Unemployment rates continue to fall. Continue reading
Starke County’s April unemployment rate hits a seven-year low. The local jobless rate tumbled from 7-point-6 percent in March to 5-point-8 percent in April. That’s the lowest it’s been since November of 2007. All 92 counties saw drops in unemployment, according to figures released by the state. Continue reading
The March unemployment rates in Starke, LaPorte and Jasper Counties are well above the state average, while Marshall and Pulaski Counties are slightly under that number. That’s according to figures released by the Indiana Department of Workforce Development. Continue reading
The seasonally-adjusted unemployment rate decreased 0.2 percent to 5.7 percent which marked the ninth month in a row of unemployment rate declines in the state.
The rate has decreased by 2.1 percent over the past year and has remained below the national rate for the past four months.
Unemployment numbers went down in March, according to statistics released by the Indiana Department of Workforce Development.
Over the past year, the state’s unemployment rate declined two percent which is the third largest decrease in the nation.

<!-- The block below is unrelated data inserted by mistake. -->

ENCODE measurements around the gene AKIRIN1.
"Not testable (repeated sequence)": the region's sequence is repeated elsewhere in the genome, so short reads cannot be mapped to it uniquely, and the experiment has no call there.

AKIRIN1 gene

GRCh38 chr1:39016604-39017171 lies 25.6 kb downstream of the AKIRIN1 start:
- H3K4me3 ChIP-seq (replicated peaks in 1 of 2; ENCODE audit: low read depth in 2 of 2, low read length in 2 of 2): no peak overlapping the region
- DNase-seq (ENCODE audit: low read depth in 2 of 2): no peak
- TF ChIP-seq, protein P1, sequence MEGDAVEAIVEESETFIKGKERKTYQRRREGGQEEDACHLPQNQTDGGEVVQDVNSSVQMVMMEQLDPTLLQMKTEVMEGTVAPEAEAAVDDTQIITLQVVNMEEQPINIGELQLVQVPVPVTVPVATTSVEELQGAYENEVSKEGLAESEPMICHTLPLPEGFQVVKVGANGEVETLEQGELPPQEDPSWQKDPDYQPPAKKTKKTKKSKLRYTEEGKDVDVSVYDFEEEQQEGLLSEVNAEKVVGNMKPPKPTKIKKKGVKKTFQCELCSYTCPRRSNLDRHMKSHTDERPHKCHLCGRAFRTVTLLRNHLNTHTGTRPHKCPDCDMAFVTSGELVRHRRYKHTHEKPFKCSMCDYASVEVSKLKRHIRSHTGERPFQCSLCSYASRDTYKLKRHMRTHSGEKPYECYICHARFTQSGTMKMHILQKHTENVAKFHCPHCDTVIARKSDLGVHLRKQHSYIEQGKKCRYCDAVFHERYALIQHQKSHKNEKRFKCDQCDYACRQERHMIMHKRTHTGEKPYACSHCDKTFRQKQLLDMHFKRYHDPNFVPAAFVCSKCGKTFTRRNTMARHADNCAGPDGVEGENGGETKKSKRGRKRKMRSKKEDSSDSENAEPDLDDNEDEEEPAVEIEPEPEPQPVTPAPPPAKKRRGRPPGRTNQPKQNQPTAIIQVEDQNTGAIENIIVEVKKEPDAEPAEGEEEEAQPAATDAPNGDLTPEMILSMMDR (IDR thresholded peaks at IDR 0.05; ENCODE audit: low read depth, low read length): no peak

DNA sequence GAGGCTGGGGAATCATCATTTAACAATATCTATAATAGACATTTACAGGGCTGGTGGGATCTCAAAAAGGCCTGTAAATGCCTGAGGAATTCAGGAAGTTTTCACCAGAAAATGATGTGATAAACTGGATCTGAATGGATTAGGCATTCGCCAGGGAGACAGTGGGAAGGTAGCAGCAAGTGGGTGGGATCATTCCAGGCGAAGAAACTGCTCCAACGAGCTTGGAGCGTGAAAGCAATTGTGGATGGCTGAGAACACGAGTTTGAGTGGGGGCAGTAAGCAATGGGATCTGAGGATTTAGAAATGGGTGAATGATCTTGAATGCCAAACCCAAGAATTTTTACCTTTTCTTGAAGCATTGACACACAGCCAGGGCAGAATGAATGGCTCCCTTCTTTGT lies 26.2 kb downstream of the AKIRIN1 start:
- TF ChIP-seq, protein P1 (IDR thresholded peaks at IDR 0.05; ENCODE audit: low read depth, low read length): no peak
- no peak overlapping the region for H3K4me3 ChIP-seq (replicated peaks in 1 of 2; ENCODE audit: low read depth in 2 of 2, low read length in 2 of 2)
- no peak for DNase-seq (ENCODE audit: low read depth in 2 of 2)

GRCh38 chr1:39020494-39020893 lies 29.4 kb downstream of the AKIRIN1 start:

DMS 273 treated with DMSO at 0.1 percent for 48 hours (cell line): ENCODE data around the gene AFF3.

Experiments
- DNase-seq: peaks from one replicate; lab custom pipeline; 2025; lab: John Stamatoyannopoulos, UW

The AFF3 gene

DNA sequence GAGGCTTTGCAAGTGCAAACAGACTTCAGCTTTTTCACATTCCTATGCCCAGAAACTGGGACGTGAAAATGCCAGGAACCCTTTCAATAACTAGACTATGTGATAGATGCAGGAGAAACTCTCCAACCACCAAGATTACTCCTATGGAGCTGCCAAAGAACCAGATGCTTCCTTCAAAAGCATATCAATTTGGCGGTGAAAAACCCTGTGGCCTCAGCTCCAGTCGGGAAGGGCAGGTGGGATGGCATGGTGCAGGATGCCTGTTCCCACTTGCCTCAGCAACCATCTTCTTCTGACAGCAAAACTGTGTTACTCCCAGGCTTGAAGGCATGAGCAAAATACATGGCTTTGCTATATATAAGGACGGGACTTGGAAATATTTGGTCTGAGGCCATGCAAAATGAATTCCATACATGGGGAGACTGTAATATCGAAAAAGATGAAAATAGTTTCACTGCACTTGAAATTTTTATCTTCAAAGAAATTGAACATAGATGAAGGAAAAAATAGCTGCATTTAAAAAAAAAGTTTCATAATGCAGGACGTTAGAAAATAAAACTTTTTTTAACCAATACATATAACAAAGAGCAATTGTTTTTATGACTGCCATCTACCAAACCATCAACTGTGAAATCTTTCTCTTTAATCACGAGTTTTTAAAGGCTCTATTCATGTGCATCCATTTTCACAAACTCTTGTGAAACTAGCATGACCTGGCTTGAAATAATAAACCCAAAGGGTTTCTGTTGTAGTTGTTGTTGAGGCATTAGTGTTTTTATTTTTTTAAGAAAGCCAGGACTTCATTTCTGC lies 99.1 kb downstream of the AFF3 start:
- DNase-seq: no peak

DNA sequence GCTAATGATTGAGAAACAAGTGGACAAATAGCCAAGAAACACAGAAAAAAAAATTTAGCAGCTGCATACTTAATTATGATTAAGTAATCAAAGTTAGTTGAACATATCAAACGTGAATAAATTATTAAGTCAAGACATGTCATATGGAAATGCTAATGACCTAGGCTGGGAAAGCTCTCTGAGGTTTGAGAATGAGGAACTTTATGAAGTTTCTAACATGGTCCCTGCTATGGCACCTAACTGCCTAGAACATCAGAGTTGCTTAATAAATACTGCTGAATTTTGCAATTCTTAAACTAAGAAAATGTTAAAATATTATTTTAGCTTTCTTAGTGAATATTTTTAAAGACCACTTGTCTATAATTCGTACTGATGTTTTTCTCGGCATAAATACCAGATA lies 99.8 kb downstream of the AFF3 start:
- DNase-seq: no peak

Starke County’s unemployment rate fell one point to 8.2 percent from February’s rate, while the state’s rate fell .2 percent to 5.9 percent.
The Indiana Department of Workforce Development announced this week that it will be seeking a new high school equivalency credential exam as an alternative to the traditional GED test. The department is tasked with monitoring and issuing high school equivalency credentials and the Indiana Adult Education Program, and DWD officials and their counterparts from 40 other states and the District of Columbia have been taking part in national working groups to consider feasible options to the GED test.
The state is mobilizing resources to help the 86 employees of a Marshall County plant that is set to close in the next few months. Plymouth-based Whitley Products filed a WARN notice with the Indiana Department of Workforce Development last week. It’s a legal step that requires companies with 100 or more employees to file a 60-day notice of any plant closing or mass layoff. A copy of the notice is shared with employees.
A spokesman for the Department of Workforce Development says it allows the state to mobilize a rapid response team to help transition affected workers into other employment. He says the state offers a variety of programs and encourages all employees to register with the local Work One office as soon as possible to get the process started.